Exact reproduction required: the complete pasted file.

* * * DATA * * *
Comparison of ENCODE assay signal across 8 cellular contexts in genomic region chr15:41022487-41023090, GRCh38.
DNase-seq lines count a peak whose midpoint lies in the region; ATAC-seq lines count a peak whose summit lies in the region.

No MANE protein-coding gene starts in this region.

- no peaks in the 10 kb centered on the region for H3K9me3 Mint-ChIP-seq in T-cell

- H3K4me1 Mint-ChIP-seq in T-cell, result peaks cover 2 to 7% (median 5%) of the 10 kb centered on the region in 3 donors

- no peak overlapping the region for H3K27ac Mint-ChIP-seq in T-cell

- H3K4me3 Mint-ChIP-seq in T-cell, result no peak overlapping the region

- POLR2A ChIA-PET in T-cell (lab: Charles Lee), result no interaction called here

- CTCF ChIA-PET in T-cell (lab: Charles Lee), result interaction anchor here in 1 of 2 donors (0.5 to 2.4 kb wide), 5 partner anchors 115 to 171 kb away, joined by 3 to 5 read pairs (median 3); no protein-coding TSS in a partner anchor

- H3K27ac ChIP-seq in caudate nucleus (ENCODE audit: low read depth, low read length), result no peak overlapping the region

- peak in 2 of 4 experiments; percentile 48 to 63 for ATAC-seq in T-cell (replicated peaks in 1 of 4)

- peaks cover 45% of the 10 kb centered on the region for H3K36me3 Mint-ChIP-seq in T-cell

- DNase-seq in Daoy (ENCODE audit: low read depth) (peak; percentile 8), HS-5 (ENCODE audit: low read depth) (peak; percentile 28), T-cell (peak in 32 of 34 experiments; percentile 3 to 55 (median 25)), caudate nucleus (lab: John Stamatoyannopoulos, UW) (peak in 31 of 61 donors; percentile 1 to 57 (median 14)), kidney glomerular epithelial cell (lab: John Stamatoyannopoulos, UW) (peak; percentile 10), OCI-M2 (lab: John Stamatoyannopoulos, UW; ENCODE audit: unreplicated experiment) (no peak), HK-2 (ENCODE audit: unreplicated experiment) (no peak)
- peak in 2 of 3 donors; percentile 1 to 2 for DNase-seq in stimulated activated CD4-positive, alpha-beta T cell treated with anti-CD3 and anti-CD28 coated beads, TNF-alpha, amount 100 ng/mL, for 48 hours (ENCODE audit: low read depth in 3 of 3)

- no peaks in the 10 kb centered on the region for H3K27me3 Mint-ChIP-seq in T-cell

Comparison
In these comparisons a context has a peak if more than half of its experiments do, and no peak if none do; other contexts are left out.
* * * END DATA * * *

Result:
Comparison of ENCODE assay signal across 8 cellular contexts in genomic region chr15:41022487-41023090, GRCh38.
DNase-seq lines count a peak whose midpoint lies in the region; ATAC-seq lines count a peak whose summit lies in the region.

No MANE protein-coding gene starts in this region.

- no peaks in the 10 kb centered on the region for H3K9me3 Mint-ChIP-seq in T-cell

- H3K4me1 Mint-ChIP-seq in T-cell, result peaks cover 2 to 7% (median 5%) of the 10 kb centered on the region in 3 donors

- no peak overlapping the region for H3K27ac Mint-ChIP-seq in T-cell

- H3K4me3 Mint-ChIP-seq in T-cell, result no peak overlapping the region

- POLR2A ChIA-PET in T-cell (lab: Charles Lee), result no interaction called here

- CTCF ChIA-PET in T-cell (lab: Charles Lee), result interaction anchor here in 1 of 2 donors (0.5 to 2.4 kb wide), 5 partner anchors 115 to 171 kb away, joined by 3 to 5 read pairs (median 3); no protein-coding TSS in a partner anchor

- H3K27ac ChIP-seq in caudate nucleus (ENCODE audit: low read depth, low read length), result no peak overlapping the region

- peak in 2 of 4 experiments; percentile 48 to 63 for ATAC-seq in T-cell (replicated peaks in 1 of 4)

- peaks cover 45% of the 10 kb centered on the region for H3K36me3 Mint-ChIP-seq in T-cell

- DNase-seq in Daoy (ENCODE audit: low read depth) (peak; percentile 8), HS-5 (ENCODE audit: low read depth) (peak; percentile 28), T-cell (peak in 32 of 34 experiments; percentile 3 to 55 (median 25)), caudate nucleus (lab: John Stamatoyannopoulos, UW) (peak in 31 of 61 donors; percentile 1 to 57 (median 14)), kidney glomerular epithelial cell (lab: John Stamatoyannopoulos, UW) (peak; percentile 10), OCI-M2 (lab: John Stamatoyannopoulos, UW; ENCODE audit: unreplicated experiment) (no peak), HK-2 (ENCODE audit: unreplicated experiment) (no peak)
- peak in 2 of 3 donors; percentile 1 to 2 for DNase-seq in stimulated activated CD4-positive, alpha-beta T cell treated with anti-CD3 and anti-CD28 coated beads, TNF-alpha, amount 100 ng/mL, for 48 hours (ENCODE audit: low read depth in 3 of 3)

- no peaks in the 10 kb centered on the region for H3K27me3 Mint-ChIP-seq in T-cell

Comparison
In these comparisons a context has a peak if more than half of its experiments do, and no peak if none do; other contexts are left out.